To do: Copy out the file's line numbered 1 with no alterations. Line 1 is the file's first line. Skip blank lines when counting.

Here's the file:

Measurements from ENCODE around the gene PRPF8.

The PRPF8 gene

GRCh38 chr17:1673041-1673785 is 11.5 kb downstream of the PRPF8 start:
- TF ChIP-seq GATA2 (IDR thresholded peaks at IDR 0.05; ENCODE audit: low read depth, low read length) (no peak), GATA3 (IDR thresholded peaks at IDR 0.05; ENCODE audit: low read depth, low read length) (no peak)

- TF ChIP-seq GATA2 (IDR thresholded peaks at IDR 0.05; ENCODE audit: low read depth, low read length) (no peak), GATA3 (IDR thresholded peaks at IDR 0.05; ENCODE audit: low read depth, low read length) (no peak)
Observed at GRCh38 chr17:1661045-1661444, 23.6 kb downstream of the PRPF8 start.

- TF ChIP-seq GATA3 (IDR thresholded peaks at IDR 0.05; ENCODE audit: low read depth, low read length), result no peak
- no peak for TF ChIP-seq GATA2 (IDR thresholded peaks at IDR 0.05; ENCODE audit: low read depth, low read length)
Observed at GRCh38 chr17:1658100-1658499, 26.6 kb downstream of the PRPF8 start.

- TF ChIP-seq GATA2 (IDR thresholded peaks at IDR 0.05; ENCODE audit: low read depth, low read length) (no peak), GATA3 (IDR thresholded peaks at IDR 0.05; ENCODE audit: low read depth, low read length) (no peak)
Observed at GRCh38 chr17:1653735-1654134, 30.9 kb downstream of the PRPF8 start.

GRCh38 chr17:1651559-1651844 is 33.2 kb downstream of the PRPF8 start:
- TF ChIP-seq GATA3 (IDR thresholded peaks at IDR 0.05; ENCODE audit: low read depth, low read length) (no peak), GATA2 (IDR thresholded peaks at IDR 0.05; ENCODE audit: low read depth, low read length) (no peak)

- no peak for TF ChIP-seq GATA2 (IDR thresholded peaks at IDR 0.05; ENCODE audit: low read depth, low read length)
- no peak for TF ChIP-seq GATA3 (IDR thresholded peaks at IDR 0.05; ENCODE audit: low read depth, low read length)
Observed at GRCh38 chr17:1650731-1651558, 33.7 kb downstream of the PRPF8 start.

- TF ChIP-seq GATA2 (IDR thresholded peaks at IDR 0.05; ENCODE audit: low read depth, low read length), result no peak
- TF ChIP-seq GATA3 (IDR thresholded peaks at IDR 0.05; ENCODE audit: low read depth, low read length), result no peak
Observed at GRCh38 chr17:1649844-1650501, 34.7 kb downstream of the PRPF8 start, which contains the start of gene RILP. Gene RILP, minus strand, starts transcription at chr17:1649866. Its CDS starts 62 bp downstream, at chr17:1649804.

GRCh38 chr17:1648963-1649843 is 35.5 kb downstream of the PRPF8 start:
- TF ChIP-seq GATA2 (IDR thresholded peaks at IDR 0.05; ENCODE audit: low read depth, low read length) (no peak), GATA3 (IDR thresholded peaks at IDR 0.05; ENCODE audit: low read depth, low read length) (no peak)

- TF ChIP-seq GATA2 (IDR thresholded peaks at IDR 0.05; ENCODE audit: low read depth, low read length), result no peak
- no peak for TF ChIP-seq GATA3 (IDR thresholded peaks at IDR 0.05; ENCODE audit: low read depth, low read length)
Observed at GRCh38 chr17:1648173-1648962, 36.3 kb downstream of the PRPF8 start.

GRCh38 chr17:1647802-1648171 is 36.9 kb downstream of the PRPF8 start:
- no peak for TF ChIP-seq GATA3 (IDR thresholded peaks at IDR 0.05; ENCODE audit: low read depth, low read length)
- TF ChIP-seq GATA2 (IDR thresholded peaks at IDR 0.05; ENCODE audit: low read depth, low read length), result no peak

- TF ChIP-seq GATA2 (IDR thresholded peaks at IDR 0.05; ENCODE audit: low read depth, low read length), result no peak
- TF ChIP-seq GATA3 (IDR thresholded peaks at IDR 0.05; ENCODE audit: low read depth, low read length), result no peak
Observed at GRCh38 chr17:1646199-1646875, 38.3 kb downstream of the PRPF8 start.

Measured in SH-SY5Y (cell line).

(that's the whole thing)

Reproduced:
Measurements from ENCODE around the gene PRPF8.